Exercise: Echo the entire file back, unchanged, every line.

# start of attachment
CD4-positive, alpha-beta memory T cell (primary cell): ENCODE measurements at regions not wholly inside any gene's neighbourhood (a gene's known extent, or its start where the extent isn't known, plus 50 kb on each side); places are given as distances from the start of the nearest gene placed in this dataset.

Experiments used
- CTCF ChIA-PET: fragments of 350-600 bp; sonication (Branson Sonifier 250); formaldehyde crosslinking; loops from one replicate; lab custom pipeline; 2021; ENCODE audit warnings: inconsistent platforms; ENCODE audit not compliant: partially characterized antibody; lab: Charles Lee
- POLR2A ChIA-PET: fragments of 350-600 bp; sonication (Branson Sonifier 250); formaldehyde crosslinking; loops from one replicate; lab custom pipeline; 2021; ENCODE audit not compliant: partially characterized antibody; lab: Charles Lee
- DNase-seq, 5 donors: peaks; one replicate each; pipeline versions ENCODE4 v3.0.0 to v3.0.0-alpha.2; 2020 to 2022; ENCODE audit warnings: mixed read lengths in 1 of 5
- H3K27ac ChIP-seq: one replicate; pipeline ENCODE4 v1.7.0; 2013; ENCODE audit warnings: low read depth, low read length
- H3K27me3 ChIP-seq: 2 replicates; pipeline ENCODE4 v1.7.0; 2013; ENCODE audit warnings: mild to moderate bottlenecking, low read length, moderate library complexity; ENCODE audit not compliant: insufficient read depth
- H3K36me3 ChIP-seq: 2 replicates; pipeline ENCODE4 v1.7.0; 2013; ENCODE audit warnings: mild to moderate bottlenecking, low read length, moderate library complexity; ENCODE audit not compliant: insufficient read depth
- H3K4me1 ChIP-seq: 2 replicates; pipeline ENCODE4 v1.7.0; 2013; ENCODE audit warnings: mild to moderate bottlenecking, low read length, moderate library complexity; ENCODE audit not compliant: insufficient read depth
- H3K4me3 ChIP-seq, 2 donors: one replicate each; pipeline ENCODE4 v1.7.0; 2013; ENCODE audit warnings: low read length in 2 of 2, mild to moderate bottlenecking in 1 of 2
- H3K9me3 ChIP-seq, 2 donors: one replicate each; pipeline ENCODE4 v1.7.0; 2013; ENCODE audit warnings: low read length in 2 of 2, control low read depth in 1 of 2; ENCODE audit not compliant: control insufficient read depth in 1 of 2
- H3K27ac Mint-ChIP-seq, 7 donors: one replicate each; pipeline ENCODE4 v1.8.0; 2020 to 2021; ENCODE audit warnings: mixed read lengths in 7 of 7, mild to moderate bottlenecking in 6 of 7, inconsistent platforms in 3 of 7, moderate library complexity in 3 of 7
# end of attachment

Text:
CD4-positive, alpha-beta memory T cell (primary cell): ENCODE measurements at regions not wholly inside any gene's neighbourhood (a gene's known extent, or its start where the extent isn't known, plus 50 kb on each side); places are given as distances from the start of the nearest gene placed in this dataset.

Experiments used
- CTCF ChIA-PET: fragments of 350-600 bp; sonication (Branson Sonifier 250); formaldehyde crosslinking; loops from one replicate; lab custom pipeline; 2021; ENCODE audit warnings: inconsistent platforms; ENCODE audit not compliant: partially characterized antibody; lab: Charles Lee
- POLR2A ChIA-PET: fragments of 350-600 bp; sonication (Branson Sonifier 250); formaldehyde crosslinking; loops from one replicate; lab custom pipeline; 2021; ENCODE audit not compliant: partially characterized antibody; lab: Charles Lee
- DNase-seq, 5 donors: peaks; one replicate each; pipeline versions ENCODE4 v3.0.0 to v3.0.0-alpha.2; 2020 to 2022; ENCODE audit warnings: mixed read lengths in 1 of 5
- H3K27ac ChIP-seq: one replicate; pipeline ENCODE4 v1.7.0; 2013; ENCODE audit warnings: low read depth, low read length
- H3K27me3 ChIP-seq: 2 replicates; pipeline ENCODE4 v1.7.0; 2013; ENCODE audit warnings: mild to moderate bottlenecking, low read length, moderate library complexity; ENCODE audit not compliant: insufficient read depth
- H3K36me3 ChIP-seq: 2 replicates; pipeline ENCODE4 v1.7.0; 2013; ENCODE audit warnings: mild to moderate bottlenecking, low read length, moderate library complexity; ENCODE audit not compliant: insufficient read depth
- H3K4me1 ChIP-seq: 2 replicates; pipeline ENCODE4 v1.7.0; 2013; ENCODE audit warnings: mild to moderate bottlenecking, low read length, moderate library complexity; ENCODE audit not compliant: insufficient read depth
- H3K4me3 ChIP-seq, 2 donors: one replicate each; pipeline ENCODE4 v1.7.0; 2013; ENCODE audit warnings: low read length in 2 of 2, mild to moderate bottlenecking in 1 of 2
- H3K9me3 ChIP-seq, 2 donors: one replicate each; pipeline ENCODE4 v1.7.0; 2013; ENCODE audit warnings: low read length in 2 of 2, control low read depth in 1 of 2; ENCODE audit not compliant: control insufficient read depth in 1 of 2
- H3K27ac Mint-ChIP-seq, 7 donors: one replicate each; pipeline ENCODE4 v1.8.0; 2020 to 2021; ENCODE audit warnings: mixed read lengths in 7 of 7, mild to moderate bottlenecking in 6 of 7, inconsistent platforms in 3 of 7, moderate library complexity in 3 of 7